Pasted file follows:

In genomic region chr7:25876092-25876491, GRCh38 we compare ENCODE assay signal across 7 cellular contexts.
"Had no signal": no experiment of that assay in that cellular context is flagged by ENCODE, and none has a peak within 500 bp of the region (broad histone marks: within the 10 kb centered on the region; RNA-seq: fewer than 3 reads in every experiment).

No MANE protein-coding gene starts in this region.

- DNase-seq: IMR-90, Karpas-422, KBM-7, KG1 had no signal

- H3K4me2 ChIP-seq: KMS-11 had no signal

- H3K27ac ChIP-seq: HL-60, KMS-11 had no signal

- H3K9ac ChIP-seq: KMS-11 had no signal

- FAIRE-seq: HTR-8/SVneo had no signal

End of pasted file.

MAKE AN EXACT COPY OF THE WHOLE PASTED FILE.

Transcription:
In genomic region chr7:25876092-25876491, GRCh38 we compare ENCODE assay signal across 7 cellular contexts.
"Had no signal": no experiment of that assay in that cellular context is flagged by ENCODE, and none has a peak within 500 bp of the region (broad histone marks: within the 10 kb centered on the region; RNA-seq: fewer than 3 reads in every experiment).

No MANE protein-coding gene starts in this region.

- DNase-seq: IMR-90, Karpas-422, KBM-7, KG1 had no signal

- H3K4me2 ChIP-seq: KMS-11 had no signal

- H3K27ac ChIP-seq: HL-60, KMS-11 had no signal

- H3K9ac ChIP-seq: KMS-11 had no signal

- FAIRE-seq: HTR-8/SVneo had no signal